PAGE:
is that many of us move around a lot, from neighborhood to neighborhood, small crappy apartment in a great neighborhood to big, really crappy apartment in a less great neighborhood, to… well, we’ll see. A chance to free oneself of attachments to stuff comes with each move, and so, today, I’ve started going through my things. I’m particularly motivated to lighten my load this time. Folders full of never-used science curricular materials and other pieces of paper that some workshop host generously thought we might need or want: recycling. Imagine if, over 8 years, at each workshop attended, I had acquired just one simple folder (or, better still, digital file) containing one paradigm-shifting piece of curriculum or method of instruction, rather than folders and folders full of ideas that made sense in other teachers’ settings, for other teachers’ kids, for other schools’ curricula, and which, even when useful, would have to be organized, stored, then modified, retyped, finally to be photocopied and used.
It is amazing how much stuff I acquire, year by year, and how I hold onto it, thinking that I might just use it next year. Sometimes, to my credit, I do. Last weekend, I dug out rollerblades last used three years ago, thinking I’d do a loop around Central Park. Sadly, I need to replace the brakes and can only order them online, so I have yet to take them out for a spin yet – but I’m not ready to give up the rollerblades yet, because I used them a lot once and really do plan to use them again. There’s a half-knit sweater that I haven’t worked on in years, except for one brief foray this winter when a few of us gathered in a cafe with crafts projects. I’ve largely forgotten the harder parts of knitting, but I know I can learn again and finish the sweater (which will fit no one, I fear). There’s a crate full of images torn out of magazines and saved for collages for mix-tape liner notes. I think I’m going to let that collection go. It’s been a long time since I’ve made a fancy mix-tape, and there will always be magazines when I want to go back. A friend is offering a collage-related enrichment class this marking period, and I think I’ll pass that folder on to her.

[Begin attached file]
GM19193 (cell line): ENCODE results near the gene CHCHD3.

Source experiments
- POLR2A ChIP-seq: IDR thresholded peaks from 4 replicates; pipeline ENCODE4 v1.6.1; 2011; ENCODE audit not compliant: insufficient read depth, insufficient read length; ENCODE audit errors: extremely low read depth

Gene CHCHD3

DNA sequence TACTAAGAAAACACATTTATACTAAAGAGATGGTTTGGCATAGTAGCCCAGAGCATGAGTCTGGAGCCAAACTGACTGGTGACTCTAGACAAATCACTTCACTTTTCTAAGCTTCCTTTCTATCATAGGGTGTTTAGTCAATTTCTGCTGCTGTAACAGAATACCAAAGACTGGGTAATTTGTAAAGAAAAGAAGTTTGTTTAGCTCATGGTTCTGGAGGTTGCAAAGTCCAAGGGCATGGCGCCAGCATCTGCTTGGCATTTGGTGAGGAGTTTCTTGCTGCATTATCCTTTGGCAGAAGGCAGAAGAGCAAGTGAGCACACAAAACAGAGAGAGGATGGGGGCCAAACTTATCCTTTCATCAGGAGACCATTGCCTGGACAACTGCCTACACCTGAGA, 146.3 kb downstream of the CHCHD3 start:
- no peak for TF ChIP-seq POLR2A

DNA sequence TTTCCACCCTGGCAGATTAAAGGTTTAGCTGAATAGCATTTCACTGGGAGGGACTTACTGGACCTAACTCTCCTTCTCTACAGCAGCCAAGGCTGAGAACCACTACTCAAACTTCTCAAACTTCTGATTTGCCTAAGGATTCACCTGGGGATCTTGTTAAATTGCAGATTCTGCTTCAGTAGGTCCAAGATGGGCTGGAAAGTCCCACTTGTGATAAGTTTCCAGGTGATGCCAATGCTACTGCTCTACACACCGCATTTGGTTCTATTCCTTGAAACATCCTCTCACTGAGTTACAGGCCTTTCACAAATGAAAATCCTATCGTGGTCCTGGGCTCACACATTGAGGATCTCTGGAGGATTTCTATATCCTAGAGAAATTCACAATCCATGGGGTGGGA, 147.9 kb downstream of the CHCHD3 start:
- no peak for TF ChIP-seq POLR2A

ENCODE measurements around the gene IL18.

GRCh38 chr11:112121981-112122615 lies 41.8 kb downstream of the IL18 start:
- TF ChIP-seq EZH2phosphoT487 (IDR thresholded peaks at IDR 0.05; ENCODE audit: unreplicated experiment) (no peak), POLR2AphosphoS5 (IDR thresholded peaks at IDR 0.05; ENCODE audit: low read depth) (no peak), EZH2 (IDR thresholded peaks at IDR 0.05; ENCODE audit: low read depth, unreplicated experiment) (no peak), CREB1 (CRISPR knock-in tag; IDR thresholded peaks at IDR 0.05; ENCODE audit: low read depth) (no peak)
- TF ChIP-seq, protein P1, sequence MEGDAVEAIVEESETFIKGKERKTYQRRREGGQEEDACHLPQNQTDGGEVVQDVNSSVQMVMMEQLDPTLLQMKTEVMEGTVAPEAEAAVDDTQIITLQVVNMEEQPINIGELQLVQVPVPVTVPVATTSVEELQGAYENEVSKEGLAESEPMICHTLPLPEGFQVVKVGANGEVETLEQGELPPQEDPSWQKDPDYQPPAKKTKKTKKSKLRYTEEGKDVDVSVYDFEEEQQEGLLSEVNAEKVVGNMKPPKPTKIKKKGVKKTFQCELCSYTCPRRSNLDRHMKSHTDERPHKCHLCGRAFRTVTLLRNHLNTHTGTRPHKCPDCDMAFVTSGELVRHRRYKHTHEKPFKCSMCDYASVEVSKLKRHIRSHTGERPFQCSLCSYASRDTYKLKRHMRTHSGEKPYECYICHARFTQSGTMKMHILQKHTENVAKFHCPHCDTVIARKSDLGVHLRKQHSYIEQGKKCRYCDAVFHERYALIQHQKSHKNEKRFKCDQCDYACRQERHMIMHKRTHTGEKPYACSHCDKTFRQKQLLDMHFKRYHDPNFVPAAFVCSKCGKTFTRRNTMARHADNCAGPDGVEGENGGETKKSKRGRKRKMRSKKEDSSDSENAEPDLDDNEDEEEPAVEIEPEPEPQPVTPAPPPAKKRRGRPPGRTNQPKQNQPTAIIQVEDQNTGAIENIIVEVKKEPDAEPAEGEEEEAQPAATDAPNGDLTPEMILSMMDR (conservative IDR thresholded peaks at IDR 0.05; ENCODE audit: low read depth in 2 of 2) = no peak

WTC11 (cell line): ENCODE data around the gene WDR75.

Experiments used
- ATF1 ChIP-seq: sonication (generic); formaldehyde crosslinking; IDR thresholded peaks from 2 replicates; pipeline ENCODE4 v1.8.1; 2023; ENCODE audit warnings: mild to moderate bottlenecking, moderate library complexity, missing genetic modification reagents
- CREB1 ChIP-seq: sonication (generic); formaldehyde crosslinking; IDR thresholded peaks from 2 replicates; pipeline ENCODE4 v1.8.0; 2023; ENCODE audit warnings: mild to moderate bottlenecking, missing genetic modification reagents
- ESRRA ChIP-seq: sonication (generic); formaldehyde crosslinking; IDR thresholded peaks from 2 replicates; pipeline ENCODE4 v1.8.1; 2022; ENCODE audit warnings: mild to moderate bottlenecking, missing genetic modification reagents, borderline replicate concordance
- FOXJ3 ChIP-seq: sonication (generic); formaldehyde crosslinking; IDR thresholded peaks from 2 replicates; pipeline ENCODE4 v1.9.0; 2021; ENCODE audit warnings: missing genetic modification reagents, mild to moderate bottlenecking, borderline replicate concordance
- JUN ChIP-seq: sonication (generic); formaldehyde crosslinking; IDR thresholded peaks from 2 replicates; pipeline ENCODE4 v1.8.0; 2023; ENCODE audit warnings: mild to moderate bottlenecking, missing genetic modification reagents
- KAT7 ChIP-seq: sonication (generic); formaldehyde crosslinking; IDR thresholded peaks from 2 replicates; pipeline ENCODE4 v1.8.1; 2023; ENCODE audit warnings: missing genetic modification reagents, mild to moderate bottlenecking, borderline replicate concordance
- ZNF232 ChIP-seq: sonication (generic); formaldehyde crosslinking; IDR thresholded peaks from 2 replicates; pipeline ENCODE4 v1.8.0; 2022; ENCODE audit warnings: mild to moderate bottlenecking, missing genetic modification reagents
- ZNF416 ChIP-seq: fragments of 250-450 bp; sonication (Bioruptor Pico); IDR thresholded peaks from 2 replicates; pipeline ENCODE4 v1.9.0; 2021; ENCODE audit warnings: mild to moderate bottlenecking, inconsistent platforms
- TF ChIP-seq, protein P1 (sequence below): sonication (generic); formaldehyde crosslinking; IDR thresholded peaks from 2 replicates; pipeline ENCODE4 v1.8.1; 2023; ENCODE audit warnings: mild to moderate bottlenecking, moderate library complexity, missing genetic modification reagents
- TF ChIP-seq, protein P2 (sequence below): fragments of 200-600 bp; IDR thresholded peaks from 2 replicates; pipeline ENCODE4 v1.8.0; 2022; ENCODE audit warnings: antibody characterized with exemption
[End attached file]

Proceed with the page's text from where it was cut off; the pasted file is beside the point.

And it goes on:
It’s time to go through the old towels, the tupperware and plastic containers saved after I ate whatever came inside them, the novelty t-shirts, the office supply doodads, the piles of paper… my stuff is making me feel heavy. It’s time to simplify.